Staff communities – My learnings

By Tobias Bignell on 17 Aug 2023

Communities for internal teams and groups are nothing new, but they were to us at Standing on Giants until a few years back, as up until then we had been primarily focusing on publicly-accessible customer communities.

I’m proud to say that we have since expanded successfully in this new direction, working with some of the largest employee networks in the world. Here are my main learnings from our work in this area so far:

The community should be classed as a utility, not a network

We describe our employee communities as serving a need for collaboration and/or consistency within the team/group/business as opposed to providing an engagement-led networking space. Simply using this different language has made a huge difference to adoption & advocacy

Picking one or two problem statements makes it real for the members

A strong community purpose is the crucial first step to creating community value in both customer and employee communities. I’d argue that it needs to be even deeper, though, for employee communities – addressing something that members are having difficulties with right now. When we  start communities, we describe them as collaborative spaces that solve a specific problem. We then ask the members where we should take it next and what’s missing, creating a really healthy evolution that is always led by the members.

Activity ebbs and flows, and that’s ok

Members will be busy with work, as well as with their home lives. Activity will be there during collaborations & events, but these will not be happening all the time. Creating content and reaching out to members between these active times can maintain activity but its ok to leave it be for a while, as long you have clear ways to get everyone back into the space when they are needed

Sociability will come, but it’ll take time

All communities need some kind of informality; even staff ones. This takes time, however, for members to come around to – they can be quite rigid and strictly professional during the launch period. It’s much like how you might conduct yourself in a meeting with colleagues you’ve not met before. We’ve had to go very slow with the fun stuff, just small games and the odd post about some new tech outside of the workplace. When the more relaxed off-topic engagement does arrive, it adds a really tangible layer of connection that brings most members out of their shells.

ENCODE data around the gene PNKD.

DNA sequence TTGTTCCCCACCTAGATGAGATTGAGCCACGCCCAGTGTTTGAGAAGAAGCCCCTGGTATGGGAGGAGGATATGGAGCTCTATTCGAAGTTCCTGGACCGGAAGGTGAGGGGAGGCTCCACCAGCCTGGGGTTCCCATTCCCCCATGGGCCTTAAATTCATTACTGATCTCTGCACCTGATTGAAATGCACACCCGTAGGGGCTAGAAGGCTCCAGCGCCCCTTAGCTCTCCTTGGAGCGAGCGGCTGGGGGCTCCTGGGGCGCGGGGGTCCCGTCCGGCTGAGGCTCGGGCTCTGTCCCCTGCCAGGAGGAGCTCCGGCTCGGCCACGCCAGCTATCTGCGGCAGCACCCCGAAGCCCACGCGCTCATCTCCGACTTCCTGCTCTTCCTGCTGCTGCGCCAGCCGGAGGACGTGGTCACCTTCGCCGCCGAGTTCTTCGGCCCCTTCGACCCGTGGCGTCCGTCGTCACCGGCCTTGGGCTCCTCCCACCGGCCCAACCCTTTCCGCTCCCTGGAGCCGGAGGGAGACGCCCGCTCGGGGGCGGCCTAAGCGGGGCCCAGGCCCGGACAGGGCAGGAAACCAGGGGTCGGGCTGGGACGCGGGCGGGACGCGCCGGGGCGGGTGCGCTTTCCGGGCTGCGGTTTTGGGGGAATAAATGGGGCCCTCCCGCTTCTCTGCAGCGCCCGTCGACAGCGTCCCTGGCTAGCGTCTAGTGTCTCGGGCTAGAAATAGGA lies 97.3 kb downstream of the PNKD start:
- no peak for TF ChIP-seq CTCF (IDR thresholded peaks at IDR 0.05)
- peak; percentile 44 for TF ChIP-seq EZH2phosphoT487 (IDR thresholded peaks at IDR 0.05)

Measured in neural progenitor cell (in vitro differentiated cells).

Hierarchical sponsorship is a massive help

Seeing how the community is making an impact higher up in the business is a huge help to creating advocacy long-term, so we ask project sponsors to use their influence & assertiveness to create awareness of the community and a sense of the value it brings. This also makes a huge difference during the launch phase – when the boss shows strong support for a project, it makes a real difference to how engaged the rest of the team is with this new initiative 😉 .

Quieter members can benefit most from the community

As in the real world, the more assertive and sociable members will need less coaxing to become  active. We focus on quieter members first, starting with DMs and smaller meet & greets to get to know them and to reassure them that this is a place for all to have a voice. We’ve then helped them to become more active in the space with their peers (and managers) and it’s been transformative for those members. During feedback & survey periods, quieter people almost always say that they get the most value from community spaces, as it’s a way for them to be active on their terms

You CAN use tools like the Microsoft suite

I really tried to steer employee community teams towards using discussion-friendly tools and platforms at the start, as I knew the limitations of the state of tech at the time. We quickly realised, however, that trying to move members off a recognised platform and onto a new one would slow down the work that could be achieved.

We learned that, as long as we had CMs in place who, a) knew the tech and b) had the experience to know when to push engagement and connections, and when to give members space, we could use tools like Teams Channels to great effect. Also, tools such as Teams, Viva Engage, Workplace and others have all had significant improvements over the last few years, making things ever easier. 

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